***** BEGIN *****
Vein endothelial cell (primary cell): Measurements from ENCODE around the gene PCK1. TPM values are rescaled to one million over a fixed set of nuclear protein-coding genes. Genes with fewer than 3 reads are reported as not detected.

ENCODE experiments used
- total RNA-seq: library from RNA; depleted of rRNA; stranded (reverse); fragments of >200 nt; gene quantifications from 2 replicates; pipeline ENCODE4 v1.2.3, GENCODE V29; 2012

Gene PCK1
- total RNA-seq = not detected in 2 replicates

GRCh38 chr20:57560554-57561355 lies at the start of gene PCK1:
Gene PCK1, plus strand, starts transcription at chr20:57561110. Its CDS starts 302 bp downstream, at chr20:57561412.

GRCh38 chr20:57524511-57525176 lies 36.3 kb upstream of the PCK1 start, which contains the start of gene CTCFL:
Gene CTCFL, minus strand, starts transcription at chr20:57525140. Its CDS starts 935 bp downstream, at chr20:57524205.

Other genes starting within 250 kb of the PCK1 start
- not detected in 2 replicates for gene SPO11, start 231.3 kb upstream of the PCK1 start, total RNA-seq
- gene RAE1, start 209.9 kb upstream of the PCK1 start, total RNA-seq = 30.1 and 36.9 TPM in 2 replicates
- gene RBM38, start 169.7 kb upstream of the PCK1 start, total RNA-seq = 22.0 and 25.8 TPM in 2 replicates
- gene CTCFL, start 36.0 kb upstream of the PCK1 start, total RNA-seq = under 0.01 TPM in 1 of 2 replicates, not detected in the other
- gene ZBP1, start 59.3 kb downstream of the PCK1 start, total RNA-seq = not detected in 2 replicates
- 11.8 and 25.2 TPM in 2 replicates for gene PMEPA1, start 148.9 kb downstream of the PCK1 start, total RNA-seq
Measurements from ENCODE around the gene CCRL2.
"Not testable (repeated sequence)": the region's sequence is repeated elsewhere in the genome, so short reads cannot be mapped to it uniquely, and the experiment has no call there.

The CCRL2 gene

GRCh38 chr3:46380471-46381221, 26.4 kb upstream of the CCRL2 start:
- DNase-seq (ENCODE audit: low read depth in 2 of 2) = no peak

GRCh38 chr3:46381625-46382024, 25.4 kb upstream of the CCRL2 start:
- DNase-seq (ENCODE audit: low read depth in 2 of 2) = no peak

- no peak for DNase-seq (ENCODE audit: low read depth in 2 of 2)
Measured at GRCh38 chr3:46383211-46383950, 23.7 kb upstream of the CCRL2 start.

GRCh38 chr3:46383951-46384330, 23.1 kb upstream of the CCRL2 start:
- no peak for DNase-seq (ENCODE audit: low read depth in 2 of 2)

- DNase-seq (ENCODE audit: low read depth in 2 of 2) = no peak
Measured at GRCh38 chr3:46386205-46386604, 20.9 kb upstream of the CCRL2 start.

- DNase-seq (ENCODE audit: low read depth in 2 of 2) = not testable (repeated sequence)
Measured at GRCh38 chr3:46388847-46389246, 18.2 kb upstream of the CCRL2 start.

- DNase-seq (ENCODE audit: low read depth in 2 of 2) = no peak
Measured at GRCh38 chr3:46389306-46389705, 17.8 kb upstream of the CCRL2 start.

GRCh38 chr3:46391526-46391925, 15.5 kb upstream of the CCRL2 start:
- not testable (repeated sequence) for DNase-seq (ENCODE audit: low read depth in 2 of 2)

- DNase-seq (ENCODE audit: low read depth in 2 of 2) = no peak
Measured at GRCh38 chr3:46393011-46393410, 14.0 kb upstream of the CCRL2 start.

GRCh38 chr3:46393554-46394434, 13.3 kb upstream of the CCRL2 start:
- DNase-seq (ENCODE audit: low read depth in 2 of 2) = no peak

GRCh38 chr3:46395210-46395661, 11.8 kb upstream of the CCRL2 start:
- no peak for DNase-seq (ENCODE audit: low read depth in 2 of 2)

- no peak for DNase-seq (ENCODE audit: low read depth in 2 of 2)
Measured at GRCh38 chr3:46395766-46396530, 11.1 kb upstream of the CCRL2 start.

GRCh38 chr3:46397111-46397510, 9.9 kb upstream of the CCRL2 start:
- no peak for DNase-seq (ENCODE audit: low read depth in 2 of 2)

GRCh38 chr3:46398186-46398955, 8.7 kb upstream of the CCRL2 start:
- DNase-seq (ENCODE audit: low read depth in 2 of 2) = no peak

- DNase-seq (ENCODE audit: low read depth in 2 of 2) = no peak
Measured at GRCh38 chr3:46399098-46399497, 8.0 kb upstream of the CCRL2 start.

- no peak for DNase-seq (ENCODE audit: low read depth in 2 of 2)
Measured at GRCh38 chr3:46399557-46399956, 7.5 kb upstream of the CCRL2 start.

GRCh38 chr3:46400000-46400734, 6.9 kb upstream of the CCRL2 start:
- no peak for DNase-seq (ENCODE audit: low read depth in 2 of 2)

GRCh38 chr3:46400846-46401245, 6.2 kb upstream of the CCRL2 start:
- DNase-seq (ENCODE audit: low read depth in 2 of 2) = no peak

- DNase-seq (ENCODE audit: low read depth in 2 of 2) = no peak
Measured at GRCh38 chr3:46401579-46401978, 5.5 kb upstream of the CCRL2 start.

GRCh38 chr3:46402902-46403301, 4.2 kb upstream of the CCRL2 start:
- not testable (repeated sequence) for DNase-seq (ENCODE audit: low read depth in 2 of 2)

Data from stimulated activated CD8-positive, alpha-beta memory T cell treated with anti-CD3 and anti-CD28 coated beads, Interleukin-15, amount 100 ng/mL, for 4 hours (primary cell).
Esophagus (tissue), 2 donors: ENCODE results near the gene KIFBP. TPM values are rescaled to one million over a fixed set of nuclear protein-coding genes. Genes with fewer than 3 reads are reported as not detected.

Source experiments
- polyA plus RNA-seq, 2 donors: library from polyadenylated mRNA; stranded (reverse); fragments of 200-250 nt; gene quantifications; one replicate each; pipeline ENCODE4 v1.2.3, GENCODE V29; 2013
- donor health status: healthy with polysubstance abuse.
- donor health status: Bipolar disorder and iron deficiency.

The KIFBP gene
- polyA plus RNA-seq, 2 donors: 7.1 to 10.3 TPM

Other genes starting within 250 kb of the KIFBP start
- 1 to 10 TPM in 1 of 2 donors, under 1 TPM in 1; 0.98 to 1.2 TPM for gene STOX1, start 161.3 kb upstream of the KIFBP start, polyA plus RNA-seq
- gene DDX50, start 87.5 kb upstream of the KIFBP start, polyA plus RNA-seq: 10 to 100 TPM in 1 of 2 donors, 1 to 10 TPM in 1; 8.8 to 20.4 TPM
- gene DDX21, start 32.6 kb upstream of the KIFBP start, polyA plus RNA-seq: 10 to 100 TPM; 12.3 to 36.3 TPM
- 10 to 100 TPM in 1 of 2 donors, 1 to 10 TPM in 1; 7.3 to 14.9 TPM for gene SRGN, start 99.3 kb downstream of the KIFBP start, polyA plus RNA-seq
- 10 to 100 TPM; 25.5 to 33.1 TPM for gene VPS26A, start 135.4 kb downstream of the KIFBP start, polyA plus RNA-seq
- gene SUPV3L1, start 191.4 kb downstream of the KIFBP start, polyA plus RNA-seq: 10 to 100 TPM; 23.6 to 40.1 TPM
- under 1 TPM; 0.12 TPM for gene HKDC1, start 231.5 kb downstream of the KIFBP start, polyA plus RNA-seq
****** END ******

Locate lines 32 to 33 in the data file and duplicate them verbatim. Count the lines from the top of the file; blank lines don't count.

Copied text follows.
- DNase-seq (ENCODE audit: low read depth in 2 of 2) = no peak
Measured at GRCh38 chr3:46389306-46389705, 17.8 kb upstream of the CCRL2 start.